How to stop using drugs on your own: Surrender to Win!
If you’re ready to stop using drugs totally or have hope for drug addiction recovery, this can be your time! The New Year will require you to work harder than ever, pray like you have never prayed before, meditate and trust in something bigger than yourself. It will require getting uncomfortable, doing new things and staying dedicated. This CAN BE YOUR YEAR, but only if you surrender. Here, we review how. Then, we invite your comments or questions about tips for recovery from addiction at the end.
Surrender is a tricky subject
The subject of surrender is a tricky one. For many folks merely saying surrender congers up all kinds of thoughts and feelings: weakness, defeat and failure. I know that at one point in my life not too long ago I felt the same way. Surrender meant I was weak. It meant I had failed and meant that I had given up.
In fact, surrender does mean giving up – in a way. Webster defines surrender as: “Cease resistance to an enemy or opponent and submit to their authority.” So how is it even possible to surrender to the disease of addiction, your worries and cares, fears and regrets? Would that not mean just giving up? Would that not mean admitting complete and utter defeat? Where am I going with this whole surrender thing?
Control vs. powerlessness
As it is often times muttered in 12-step and other recovery circles, we must surrender to win. We must admit our powerlessness over our addictions and compulsions – and please remember that addiction can apply to anything, not just drugs and alcohol. Addiction can dig its claws into our behaviors: eating, sex, money, power/control, relationships and our thinking. The very first step in surrendering to win is admitting defeat. Waiving the proverbial white flag and admitting that there are certain things in our lives that we cannot control. There are, however, many things that we can control.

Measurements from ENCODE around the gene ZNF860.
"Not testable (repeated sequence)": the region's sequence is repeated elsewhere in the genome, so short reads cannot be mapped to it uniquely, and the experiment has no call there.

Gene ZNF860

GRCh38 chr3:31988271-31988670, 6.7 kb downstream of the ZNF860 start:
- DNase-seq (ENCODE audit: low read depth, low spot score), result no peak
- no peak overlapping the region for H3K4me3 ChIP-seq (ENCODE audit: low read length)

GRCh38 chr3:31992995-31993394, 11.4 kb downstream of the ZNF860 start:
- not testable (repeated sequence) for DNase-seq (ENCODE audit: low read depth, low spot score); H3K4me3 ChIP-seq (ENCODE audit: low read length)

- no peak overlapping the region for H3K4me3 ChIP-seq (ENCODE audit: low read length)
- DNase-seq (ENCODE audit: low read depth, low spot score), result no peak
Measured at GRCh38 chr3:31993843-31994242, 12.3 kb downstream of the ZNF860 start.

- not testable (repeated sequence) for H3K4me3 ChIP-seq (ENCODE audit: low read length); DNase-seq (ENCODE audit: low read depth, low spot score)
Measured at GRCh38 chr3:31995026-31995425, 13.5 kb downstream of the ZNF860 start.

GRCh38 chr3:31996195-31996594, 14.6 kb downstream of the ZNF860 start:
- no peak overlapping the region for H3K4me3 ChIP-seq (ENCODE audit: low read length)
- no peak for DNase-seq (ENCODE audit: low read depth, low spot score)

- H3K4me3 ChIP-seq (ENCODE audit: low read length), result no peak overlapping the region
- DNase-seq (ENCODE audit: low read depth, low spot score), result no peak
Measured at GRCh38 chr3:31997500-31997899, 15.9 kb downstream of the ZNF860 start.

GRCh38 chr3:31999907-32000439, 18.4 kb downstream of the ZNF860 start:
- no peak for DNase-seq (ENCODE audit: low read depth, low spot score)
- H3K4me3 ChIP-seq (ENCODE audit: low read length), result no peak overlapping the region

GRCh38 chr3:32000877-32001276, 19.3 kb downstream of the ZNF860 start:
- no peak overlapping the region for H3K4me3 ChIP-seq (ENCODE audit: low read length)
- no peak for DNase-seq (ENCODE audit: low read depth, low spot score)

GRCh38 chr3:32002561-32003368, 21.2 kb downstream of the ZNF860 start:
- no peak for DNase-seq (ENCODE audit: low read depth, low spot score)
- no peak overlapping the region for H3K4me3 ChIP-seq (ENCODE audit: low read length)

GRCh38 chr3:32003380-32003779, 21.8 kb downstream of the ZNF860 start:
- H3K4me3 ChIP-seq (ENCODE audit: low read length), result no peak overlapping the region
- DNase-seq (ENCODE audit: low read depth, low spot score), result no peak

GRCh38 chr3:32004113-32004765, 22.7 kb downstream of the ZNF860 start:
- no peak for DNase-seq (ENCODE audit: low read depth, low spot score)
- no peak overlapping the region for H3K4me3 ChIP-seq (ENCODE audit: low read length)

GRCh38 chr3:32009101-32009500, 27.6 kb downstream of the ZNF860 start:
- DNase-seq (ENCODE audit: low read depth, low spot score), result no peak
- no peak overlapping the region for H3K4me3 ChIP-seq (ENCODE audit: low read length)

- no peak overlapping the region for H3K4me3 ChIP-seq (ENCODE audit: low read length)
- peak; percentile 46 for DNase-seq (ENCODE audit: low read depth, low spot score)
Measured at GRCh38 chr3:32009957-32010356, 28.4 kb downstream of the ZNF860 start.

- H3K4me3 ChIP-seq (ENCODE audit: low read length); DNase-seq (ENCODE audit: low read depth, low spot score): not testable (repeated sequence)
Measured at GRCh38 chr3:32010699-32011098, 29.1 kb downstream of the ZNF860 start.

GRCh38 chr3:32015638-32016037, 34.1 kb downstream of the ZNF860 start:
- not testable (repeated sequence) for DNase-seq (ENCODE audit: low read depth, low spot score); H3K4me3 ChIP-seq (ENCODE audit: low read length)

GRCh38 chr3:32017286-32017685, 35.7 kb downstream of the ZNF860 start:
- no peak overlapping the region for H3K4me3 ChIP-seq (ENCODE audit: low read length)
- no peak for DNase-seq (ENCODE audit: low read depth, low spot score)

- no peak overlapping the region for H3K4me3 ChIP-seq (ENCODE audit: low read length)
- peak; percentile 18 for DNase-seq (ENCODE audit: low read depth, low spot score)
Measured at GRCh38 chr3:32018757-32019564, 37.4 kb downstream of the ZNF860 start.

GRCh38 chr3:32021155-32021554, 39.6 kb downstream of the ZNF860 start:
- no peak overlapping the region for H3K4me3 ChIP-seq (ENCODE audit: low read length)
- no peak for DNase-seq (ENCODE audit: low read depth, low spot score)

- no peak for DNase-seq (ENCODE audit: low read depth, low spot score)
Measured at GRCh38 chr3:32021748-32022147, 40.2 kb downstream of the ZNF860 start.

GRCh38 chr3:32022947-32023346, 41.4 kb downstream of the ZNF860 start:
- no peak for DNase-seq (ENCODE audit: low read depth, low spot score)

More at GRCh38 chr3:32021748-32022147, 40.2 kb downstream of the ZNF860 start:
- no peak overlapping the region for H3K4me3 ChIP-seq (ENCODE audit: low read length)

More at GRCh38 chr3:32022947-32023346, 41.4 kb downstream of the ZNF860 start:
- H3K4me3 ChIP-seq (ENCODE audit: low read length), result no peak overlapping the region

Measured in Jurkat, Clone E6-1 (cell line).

We can control our behaviors and our thinking – if we believe in something greater than ourselves. The 12-step program suggests a Higher Power. I choose call my Higher Power God, but you can call your Higher Power whatever you would like. It could be the 12-step program. It could be nature, the universe, or just about anything else you choose – as long as it is not you.
Naming your Higher Power is not as important as believing and knowing that you are not the one in control of outcomes. You are not the one dictating the results of your actions. Although you do hold the keys to your own destiny, you do not know which key will unlock the door to your future. Your job is to keep trying different keys until one of them opens the next door in your journey through life.
Surrender the results to achieve freedom
We can begin to really know what freedom means by surrendering the results of our actions. This is the crux of surrender in recovery and in life. I encourage you to really give some serious thought to this question: What does surrender mean to you?